The yield on China’s 10-year government bond rose to 2.87% on Friday morning from 2.47% on April 29, an uncomfortable 40 basis point surge in a month.
Were it only for the reason that the Chinese economy is recovering more rapidly than had been expected, then the yield surge would be relatively benign.
Alas, there’s more to it than that. Markets are facing an estimated $380 billion funding gap in the course of June as a load of short-term debt comes due from Monday.
This will drive up short-term rates and flatten the yield curve. It’s not what the doctor ordered for banks called upon to fund the economic recovery.
From the standpoint of crafting an optimal monetary policy, the People’s Bank of China (PBoC) will also have to take into account the possibility of further deepening of Producer Price Index (PPI) deflation when data are reported on June 9. April PPI came in at -3.1%. Markets expect -2.6% for May, but that’s on the optimistic side.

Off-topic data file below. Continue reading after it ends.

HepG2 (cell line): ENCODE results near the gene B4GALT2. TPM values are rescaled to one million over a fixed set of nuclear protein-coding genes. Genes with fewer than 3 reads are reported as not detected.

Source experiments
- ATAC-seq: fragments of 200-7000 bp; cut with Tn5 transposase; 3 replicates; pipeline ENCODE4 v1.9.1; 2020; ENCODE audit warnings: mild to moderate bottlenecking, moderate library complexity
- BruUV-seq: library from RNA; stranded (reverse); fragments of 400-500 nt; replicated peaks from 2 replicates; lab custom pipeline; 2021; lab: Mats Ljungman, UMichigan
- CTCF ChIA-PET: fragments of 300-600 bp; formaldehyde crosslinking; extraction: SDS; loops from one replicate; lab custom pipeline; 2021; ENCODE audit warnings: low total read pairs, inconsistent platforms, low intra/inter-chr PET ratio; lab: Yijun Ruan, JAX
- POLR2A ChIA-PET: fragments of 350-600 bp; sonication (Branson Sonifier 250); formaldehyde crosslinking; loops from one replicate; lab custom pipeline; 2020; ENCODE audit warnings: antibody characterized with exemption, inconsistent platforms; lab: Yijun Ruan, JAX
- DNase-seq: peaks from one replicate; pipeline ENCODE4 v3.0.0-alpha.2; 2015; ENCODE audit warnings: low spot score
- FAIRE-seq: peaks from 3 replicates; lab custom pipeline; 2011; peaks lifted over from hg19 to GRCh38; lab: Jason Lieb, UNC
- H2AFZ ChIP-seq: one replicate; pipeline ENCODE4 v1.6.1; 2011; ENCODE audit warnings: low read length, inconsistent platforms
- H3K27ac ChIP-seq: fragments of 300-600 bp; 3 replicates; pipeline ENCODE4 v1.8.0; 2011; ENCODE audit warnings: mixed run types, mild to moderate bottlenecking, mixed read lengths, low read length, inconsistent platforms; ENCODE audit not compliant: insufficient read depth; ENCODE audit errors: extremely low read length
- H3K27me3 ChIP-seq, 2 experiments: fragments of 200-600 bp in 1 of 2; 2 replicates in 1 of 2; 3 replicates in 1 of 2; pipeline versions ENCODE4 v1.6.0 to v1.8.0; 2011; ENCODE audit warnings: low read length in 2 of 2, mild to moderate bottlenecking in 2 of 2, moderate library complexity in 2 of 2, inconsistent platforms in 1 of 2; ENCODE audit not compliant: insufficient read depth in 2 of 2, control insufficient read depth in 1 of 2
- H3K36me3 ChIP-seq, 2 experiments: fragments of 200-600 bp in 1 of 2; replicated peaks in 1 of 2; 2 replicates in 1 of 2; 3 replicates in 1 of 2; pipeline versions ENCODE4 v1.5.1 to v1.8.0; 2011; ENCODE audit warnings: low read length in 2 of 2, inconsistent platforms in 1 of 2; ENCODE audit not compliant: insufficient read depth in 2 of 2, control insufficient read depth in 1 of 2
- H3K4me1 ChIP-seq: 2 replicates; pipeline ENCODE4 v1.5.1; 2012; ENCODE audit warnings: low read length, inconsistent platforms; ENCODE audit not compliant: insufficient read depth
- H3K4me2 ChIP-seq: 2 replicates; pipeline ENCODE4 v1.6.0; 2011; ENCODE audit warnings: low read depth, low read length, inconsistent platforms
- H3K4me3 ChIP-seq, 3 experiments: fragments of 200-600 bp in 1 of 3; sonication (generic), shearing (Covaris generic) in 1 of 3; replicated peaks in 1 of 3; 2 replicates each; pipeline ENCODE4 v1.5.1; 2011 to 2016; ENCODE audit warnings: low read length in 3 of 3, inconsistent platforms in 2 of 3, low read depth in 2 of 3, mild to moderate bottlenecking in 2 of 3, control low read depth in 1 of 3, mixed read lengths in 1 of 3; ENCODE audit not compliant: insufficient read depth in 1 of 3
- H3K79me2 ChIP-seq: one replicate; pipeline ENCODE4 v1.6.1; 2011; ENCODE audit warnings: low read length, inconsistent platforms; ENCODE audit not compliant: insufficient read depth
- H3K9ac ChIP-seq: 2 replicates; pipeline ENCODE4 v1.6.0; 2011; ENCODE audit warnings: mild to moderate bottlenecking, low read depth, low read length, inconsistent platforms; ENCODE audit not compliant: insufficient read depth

The bottom line for the yuan on higher yields and deeper deflation, of course, is up, up and away. And that, as we wrote two days ago – in sharp disagreement with a widely circulated Goldman Sachs forecast for yuan weakening – is our expectation.
The PBoC set Friday morning parity at 7.0965, the strongest since May 22. And the yuan outdid the PBoC and traded at 7.0934 at 7pm HK time. The CNH even did a tad better and stood at 7.0931.
The star of the Chinese currencies today was the HKD. Even after the Hong Kong Monetary Authority sold HKD977 million on Friday morning, the currency touched the 7.75 upper limit of its pegged trading band with the USD.
If President Donald Trump and his admirers among Hong Kong Democrats are looking to induce capital flight from the city, they need to wait a while longer.
This article appeared first on Asia Times Financial